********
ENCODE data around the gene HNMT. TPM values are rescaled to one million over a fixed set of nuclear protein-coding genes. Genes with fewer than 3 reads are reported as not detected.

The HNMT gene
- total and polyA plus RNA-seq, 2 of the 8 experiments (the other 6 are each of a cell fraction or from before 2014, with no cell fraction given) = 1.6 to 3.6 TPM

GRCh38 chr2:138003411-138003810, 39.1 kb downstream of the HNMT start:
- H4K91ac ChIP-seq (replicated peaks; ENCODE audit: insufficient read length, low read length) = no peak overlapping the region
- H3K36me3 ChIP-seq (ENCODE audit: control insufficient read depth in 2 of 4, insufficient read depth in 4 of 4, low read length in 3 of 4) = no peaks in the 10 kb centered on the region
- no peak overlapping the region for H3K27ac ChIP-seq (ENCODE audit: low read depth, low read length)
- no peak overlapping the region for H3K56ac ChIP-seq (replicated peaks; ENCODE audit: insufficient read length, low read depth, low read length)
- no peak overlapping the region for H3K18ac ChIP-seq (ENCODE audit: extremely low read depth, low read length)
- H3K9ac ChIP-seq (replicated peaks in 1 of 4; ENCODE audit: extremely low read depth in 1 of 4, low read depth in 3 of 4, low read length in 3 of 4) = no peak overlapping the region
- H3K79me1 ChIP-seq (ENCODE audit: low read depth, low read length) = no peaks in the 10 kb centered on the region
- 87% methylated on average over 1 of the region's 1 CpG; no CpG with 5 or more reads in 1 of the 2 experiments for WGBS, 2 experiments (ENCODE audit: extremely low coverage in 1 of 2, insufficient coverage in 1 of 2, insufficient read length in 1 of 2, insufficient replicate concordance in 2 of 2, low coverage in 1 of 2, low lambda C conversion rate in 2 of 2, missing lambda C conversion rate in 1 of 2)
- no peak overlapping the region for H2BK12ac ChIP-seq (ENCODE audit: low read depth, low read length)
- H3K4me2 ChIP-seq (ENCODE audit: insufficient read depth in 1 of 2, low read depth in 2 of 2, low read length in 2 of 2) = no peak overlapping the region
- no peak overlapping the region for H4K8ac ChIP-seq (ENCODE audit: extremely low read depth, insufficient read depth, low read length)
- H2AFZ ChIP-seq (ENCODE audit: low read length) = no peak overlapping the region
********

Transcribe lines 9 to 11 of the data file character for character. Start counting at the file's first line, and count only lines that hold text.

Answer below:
- no peak overlapping the region for H3K18ac ChIP-seq (ENCODE audit: extremely low read depth, low read length)
- H3K9ac ChIP-seq (replicated peaks in 1 of 4; ENCODE audit: extremely low read depth in 1 of 4, low read depth in 3 of 4, low read length in 3 of 4) = no peak overlapping the region
- H3K79me1 ChIP-seq (ENCODE audit: low read depth, low read length) = no peaks in the 10 kb centered on the region